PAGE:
Homeland Security Advisory System: Colors & History

Instructor: Ian Lord

Ian has an MBA and is a real estate investor, former health professions educator, and Air Force veteran.

In this lesson, we will review the workings and history of the Department of Homeland Security's former Homeland Security Advisory System. This was a way of communicating potential terrorist threats to government agencies and the public.

Homeland Security Advisory System

Joe is reminiscing with his friend about life before and immediately after the terrorist attacks of September 11th, 2001. He asked him about what color alert we are on right now, but his friend had no clue what he meant. After trying to look it up online and failing to find anything, Joe remembered that the system has since been replaced. Let's listen in on Joe's description of how the Homeland Security Advisory System worked.

Definition and Colors

The Homeland Security Advisory System (HSAS) was a tool for informing citizens, such as Joe, of the risk of a terrorist attack. The concept was based on the likelihood of terrorist attacks on individual citizens, as well as businesses and government agencies, so that they could adjust their security posture. The system is composed of five different threat alerts defined by the colors green, blue, yellow, orange, and red.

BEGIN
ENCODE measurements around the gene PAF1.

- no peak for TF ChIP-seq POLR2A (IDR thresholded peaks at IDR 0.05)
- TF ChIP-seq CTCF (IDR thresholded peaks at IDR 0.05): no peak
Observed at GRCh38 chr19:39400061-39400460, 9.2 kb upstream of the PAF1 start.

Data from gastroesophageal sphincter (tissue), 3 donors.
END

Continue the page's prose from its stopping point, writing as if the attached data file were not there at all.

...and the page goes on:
When the threat condition was in low condition or green alert, Joe could expect a low-risk of terrorist attacks. In a guarded condition, blue alert, there was an expectation that there could be possible terrorist activity of a general nature, but not a specific threat to any one particular target. By the time the threat reached an elevated condition, yellow alert, it meant that there was a significant expectation of terrorist attacks, but without an awareness of any specific targets.

In a high condition, orange alert, Joe would have been given the expectation for a high-risk of terrorism in a short time span. The highest alert level was for a severe condition, or red alert, that communicated to the public that an attack against a known target would soon or has already occurred.


The HSAS was introduced on March 12th, 2002 as part of the initiative to improve communication and coordination among government agencies and the American public for preparedness for acts of terrorism. Between 2002 and 2006, the alerts bounced back and forth between yellow and orange alerts, with a spike up to red in August 2006 for flights going from the United Kingdom to the US. Alerts stayed at yellow for most potential targets including mass transit and financial sectors, with the exception of commercial aviation which remained at orange alert.

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